Opioid Abuse During Pregnancy

By Temma Ehrenfeld @temmaehrenfeld
November 02, 2017

The number of newborns affected by their mother’s opioid abuse during pregnancy is growing. Six babies need detox in every 1,000 births.  

Opioid abuse — now called “opioid use disorder” — is becoming a problem for babies. If your mother takes a drug while carrying you, you may end up needing the drug at birth. The number of newborns born to suffer the effects of opioid withdrawal in the hospital grew sharply between 1999 and 2013, from 1.5 babies for every 1,000 births to 6. 

That doesn’t mean opioids should be ruled out for pregnant women, according to the American College of Obstetricians and Gynecologists (ACOG). The group advises its members to explain the risks to patients and check the records of the Prescription Drug Monitoring Program (which should indicate whether the patient has received painkiller prescriptions from other doctors).


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A baby going through withdrawal is more irritable, has a high-pitched cry, and has trouble sucking to feed. Smoking, the standard SSRI antidepressants, and benzodiazepines like Klonopin or Ativan may make withdrawal harder for your baby as well. But withdrawal can be treated for babies.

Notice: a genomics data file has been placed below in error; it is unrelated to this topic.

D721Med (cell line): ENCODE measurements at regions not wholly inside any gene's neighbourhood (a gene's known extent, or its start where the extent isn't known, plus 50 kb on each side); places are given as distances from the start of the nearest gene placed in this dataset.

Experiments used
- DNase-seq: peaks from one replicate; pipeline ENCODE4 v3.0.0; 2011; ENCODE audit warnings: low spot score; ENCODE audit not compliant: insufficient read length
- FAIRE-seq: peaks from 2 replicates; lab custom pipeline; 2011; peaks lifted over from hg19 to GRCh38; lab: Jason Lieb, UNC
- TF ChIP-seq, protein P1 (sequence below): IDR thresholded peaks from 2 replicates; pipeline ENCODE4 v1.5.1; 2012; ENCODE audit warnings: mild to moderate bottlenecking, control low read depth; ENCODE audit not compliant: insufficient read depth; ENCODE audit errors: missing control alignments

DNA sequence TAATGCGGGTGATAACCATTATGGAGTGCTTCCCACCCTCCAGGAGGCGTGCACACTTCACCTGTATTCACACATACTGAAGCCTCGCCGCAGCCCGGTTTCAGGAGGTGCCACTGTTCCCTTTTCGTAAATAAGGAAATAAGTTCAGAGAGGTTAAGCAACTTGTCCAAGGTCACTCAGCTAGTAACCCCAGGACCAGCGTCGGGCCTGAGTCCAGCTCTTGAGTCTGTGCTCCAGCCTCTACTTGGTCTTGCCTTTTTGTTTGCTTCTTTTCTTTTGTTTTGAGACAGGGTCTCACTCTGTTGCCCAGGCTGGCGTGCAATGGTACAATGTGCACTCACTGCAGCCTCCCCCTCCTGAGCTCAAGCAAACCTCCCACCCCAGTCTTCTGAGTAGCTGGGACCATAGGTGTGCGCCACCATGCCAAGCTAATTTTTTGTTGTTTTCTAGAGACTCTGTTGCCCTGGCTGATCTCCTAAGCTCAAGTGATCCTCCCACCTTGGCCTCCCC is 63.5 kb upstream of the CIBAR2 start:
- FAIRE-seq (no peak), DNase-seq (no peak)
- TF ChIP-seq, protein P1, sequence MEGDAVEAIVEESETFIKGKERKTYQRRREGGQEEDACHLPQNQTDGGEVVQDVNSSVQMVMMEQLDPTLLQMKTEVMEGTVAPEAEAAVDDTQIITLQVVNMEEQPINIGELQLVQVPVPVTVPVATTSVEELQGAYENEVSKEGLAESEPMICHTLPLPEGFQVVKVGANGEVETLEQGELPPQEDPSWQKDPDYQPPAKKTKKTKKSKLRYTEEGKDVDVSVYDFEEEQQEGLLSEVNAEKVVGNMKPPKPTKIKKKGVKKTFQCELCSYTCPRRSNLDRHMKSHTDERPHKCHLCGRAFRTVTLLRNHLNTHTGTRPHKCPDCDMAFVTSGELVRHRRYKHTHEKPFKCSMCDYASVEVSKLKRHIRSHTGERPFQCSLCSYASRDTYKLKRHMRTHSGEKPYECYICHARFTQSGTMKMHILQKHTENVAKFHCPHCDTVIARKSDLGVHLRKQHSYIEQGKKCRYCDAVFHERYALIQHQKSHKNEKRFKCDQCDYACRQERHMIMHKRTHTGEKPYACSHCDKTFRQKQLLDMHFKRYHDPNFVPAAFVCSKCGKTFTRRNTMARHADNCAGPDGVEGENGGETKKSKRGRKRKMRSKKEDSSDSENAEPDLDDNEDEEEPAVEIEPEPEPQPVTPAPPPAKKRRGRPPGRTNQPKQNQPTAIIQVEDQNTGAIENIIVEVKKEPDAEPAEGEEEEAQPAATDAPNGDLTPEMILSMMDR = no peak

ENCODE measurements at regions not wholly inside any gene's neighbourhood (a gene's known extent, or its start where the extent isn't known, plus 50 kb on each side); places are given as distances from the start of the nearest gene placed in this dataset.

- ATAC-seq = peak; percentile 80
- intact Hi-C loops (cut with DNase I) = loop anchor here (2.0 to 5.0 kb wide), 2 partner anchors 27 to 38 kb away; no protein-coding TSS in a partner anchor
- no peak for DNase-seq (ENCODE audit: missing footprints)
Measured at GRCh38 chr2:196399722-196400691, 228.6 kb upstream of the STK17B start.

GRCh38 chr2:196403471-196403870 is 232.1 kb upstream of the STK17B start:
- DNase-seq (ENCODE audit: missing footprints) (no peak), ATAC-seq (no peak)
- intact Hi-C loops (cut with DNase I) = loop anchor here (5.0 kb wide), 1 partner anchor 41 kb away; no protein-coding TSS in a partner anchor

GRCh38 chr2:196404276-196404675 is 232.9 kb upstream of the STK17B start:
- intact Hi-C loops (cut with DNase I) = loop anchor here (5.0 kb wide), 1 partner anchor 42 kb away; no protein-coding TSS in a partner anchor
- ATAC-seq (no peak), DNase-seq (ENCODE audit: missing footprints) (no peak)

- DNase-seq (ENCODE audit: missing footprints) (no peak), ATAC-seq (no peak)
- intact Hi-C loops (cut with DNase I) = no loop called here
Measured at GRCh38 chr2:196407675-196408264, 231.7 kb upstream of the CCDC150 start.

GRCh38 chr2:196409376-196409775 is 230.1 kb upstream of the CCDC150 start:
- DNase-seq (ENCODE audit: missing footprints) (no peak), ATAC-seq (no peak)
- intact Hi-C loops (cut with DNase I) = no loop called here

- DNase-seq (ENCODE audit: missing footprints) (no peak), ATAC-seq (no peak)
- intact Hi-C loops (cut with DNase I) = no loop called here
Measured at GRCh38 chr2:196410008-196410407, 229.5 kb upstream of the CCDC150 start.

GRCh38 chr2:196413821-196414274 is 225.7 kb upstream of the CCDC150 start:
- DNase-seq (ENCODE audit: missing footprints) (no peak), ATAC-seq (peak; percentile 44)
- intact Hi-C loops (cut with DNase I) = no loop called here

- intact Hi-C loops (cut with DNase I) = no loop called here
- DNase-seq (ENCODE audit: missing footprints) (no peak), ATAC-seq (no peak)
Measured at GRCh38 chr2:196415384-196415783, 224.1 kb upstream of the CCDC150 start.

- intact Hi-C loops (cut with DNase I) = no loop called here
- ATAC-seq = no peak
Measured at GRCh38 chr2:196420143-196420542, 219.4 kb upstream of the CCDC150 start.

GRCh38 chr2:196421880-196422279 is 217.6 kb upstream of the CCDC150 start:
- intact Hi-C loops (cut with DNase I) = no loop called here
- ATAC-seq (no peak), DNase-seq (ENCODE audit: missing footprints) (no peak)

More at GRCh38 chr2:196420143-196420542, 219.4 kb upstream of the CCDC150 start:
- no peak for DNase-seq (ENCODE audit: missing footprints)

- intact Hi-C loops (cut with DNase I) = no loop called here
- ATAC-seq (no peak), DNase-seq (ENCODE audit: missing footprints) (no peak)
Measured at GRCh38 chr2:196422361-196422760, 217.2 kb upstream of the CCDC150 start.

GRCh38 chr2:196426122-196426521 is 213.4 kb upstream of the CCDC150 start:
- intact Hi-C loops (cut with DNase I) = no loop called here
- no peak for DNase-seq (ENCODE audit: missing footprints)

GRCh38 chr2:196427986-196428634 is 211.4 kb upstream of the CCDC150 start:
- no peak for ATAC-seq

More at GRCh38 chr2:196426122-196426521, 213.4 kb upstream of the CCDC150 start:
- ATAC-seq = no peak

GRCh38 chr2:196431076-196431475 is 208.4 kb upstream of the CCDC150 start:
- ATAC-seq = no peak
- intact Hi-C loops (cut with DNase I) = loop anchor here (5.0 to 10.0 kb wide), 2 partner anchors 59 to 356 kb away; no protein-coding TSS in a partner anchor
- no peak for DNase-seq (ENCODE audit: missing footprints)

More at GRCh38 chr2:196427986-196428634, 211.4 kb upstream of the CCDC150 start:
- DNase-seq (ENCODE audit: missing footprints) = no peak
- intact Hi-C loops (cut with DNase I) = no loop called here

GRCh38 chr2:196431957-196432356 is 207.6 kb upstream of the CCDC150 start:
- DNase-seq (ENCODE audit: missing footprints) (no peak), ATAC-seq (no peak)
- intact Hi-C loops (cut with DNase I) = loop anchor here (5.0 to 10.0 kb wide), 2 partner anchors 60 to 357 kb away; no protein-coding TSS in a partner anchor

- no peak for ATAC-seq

If you’re pregnant or tell your doctor you’re trying, expect to be asked about your alcohol and drug habits. Should you be upfront about opioid abuse during pregnancy? In about half of all states, your doctor will need your written consent to disclose any information about you. But twenty-four states and the District of Columbia consider substance use during pregnancy to be child abuse, and many require healthcare professionals to report suspected prenatal drug use. You can look up your state here.

Opioid abuse during pregnancy is linked to depression and other drug use — do the best you can for your baby and get help. If you have few people to help you, ask your doctors for help getting public services. Several states have treatment programs targeted to pregnant women or give you speeded-up access to care. See the Substance Abuse and Mental Health Services Administration’s website for a list of local programs.



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April 02, 2020

Reviewed By:  

Christopher Nystuen, MD, MBA